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Front Page » Top Stories » Venezuela Consulate Empty But Paying

Venezuela Consulate Empty But Paying

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Written by on July 25, 2013

By Vanessa Zambrano
The status quo remains at the third-floor office that the Venezuelan Consulate rents in Miami. Even though nobody is in the space and the consulate is not active, the Venezuelan government continues to pay for it.

Jerome Hollo, vice president of Florida East Coast Realty, said the status remains the same. "We haven’t seen them but they’re there, they continue to pay rent."

The company contacts them once in a while if it needs access to the office, he said, but doesn’t know about any plans for the future.

The Venezuelan Consulate at 1101 Brickell Ave. pulled out of Miami in February 2012. Just a year after the consulate signed a ten-year lease, then-Venezuelan President Hugo Chavez announced in January last year that he would close the diplomatic center after Miami Consul General Livia Acosta Noguera was expelled from the US following an FBI investigation over allegations that she was involved in a potential cyber attack on the US government.

After the consulate refused to pay January and February’s rent, Tibor Hollo, chairman and president of Florida East Coast Realty, said he was going to sue the Venezuelan government, but he dropped the lawsuit after it resumed paying rent in April last year.

Florida East Coast purchased 1101 Brickell from Lev Leviev’s Africa-Israel Properties and Boymelgreen Developers LLC in July 2009.

The Venezuelan Consulate occupies 7,940 square feet on the third floor at 1101 Brickell and pays just under $30 per square foot, said Brian Gale, managing director of Taylor & Mathis, the building leasing agent.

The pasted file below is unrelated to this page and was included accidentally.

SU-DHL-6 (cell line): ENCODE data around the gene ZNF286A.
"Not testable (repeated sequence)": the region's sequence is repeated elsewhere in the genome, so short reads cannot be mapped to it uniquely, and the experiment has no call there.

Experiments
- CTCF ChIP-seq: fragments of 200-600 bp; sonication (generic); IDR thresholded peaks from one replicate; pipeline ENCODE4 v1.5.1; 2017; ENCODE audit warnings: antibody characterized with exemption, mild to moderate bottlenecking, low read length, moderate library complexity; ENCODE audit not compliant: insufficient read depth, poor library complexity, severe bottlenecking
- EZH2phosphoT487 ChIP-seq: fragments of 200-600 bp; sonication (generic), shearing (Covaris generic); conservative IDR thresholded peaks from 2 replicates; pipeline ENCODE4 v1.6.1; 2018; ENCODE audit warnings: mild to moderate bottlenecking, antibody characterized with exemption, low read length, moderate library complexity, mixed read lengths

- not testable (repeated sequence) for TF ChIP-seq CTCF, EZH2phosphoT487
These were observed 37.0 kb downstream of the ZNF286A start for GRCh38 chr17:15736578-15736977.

Before signing the ten-year lease, he said, the consulate had been in the building about ten years prior, which means it has about eight years left on the contract.

"We’ve received no notifications. They continue to pay, which is the most important thing," Mr. Gale said.

Venezuelans living in South Florida have protested the closure, arguing that they now have to travel to their country’s consulate in New Orleans in order to vote, renew passports or handle other matters that would require aid from the consulate. Two presidential elections have taken place since: one in October 2012 and the other in April this year. In both elections, Venezuelans in Florida, Georgia, South Carolina and North Carolina voted in New Orleans.

The Venezuelan Consulate in New Orleans said it could not comment as the topic was not under its jurisdiction, and the Washington, DC, Consulate had not provided comment by deadline. To read the entire issue of Miami Today online, subscribe to e-MIAMI TODAY, an exact digital replica of the printed edition.  

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